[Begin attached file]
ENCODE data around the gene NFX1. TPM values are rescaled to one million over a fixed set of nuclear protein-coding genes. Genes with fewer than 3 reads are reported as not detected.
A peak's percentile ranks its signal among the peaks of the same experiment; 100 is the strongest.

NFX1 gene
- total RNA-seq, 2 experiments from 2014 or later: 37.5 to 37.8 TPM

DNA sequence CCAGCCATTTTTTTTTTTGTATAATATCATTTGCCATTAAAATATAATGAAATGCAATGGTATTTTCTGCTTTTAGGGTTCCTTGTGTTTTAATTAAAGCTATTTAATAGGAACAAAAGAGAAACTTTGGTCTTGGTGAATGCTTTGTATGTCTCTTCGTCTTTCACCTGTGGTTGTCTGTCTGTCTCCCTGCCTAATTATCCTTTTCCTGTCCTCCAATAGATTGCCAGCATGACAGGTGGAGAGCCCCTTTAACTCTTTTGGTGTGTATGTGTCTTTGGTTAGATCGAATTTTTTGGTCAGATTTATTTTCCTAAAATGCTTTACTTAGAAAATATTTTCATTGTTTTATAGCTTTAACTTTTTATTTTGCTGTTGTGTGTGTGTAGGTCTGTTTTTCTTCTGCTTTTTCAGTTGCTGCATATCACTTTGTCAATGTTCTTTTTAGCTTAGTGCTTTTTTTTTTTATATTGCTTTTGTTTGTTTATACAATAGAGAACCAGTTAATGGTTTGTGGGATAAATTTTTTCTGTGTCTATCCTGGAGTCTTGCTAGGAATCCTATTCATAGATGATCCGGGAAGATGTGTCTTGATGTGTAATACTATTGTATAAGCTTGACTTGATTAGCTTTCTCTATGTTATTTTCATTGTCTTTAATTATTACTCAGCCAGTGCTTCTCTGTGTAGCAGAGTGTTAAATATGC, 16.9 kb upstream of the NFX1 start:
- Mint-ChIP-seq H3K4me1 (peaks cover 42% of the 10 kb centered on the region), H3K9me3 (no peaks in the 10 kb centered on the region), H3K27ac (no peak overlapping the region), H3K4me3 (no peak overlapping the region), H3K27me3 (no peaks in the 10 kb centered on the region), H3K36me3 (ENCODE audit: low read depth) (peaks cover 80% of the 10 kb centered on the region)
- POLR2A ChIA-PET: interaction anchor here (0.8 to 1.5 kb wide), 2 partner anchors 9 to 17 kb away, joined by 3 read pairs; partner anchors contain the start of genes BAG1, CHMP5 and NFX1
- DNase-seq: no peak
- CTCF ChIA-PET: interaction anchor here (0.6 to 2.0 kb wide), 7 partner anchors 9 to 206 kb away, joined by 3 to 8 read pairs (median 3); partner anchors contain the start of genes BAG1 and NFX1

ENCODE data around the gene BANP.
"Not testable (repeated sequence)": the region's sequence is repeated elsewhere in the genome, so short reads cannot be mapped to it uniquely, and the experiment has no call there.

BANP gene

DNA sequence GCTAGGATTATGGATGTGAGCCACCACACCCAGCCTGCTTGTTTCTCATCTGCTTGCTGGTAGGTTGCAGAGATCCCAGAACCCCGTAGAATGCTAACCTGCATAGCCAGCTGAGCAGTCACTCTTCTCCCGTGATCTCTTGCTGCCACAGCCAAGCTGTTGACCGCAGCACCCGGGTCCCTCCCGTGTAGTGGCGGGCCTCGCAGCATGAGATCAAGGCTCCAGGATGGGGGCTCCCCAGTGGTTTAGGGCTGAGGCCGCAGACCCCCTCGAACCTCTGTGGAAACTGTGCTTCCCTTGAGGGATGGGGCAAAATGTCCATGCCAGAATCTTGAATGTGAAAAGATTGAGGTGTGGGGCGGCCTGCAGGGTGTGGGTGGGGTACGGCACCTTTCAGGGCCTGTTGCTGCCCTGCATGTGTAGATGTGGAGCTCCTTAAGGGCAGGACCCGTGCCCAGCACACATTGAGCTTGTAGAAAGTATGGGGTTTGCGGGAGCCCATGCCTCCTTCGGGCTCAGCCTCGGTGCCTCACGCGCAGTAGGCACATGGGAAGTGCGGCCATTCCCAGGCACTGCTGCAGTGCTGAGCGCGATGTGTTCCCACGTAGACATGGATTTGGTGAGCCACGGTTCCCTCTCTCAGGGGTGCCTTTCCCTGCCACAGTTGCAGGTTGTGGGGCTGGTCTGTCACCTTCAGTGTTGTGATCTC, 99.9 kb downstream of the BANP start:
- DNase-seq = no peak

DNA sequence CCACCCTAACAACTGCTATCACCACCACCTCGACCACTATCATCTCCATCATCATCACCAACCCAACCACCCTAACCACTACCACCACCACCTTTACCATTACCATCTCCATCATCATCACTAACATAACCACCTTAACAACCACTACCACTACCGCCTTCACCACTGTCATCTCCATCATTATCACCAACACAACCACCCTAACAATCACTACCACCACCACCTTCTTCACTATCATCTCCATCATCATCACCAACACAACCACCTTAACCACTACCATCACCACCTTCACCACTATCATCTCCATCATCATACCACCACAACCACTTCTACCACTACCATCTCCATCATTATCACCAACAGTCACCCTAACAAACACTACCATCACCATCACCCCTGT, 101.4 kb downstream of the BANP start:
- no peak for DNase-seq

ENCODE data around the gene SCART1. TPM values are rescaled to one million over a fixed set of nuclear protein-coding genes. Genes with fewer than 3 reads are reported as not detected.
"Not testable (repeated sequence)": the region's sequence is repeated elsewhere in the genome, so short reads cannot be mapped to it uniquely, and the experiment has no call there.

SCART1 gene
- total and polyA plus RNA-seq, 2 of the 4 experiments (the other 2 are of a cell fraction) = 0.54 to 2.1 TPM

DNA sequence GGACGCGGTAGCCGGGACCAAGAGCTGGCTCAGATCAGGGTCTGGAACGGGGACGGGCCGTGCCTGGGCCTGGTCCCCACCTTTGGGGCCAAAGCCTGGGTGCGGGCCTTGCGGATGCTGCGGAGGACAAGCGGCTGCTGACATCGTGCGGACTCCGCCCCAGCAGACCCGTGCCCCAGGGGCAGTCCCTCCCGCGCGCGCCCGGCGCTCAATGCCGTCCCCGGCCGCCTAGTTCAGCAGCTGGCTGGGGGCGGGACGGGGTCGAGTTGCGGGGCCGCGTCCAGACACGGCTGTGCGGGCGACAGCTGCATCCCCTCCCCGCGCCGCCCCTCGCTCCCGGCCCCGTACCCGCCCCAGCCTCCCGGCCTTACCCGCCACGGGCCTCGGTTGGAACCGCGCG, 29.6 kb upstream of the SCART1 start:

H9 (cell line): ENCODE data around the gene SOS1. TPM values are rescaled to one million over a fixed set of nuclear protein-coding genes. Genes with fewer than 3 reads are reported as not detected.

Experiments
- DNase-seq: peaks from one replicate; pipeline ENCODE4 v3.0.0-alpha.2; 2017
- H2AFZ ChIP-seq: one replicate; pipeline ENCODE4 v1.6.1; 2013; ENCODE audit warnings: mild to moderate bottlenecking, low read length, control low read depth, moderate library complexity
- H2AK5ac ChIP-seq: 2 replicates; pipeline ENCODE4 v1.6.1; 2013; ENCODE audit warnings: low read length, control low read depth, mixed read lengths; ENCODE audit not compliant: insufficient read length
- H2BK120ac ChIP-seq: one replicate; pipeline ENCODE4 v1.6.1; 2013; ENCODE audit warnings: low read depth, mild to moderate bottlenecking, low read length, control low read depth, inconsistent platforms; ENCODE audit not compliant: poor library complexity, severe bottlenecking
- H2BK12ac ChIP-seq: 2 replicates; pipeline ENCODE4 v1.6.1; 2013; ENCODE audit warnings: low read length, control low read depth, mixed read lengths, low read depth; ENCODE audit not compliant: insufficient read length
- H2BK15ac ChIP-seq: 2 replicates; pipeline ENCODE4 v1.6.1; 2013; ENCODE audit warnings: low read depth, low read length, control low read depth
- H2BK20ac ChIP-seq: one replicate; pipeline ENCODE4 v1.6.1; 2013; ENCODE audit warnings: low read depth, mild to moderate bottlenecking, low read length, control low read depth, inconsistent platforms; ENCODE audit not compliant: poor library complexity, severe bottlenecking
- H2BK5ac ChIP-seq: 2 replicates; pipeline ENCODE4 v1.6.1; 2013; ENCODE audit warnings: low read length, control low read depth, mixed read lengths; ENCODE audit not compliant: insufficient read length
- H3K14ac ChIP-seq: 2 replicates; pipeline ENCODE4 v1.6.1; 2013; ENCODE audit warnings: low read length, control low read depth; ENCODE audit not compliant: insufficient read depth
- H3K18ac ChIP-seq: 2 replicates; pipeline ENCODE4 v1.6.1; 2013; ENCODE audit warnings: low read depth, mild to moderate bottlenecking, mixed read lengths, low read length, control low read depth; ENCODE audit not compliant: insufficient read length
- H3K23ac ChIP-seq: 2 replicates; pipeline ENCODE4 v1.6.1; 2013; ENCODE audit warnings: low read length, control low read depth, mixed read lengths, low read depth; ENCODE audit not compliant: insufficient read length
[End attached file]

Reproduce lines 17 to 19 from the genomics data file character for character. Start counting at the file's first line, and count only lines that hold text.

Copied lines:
ENCODE data around the gene SCART1. TPM values are rescaled to one million over a fixed set of nuclear protein-coding genes. Genes with fewer than 3 reads are reported as not detected.
"Not testable (repeated sequence)": the region's sequence is repeated elsewhere in the genome, so short reads cannot be mapped to it uniquely, and the experiment has no call there.

SCART1 gene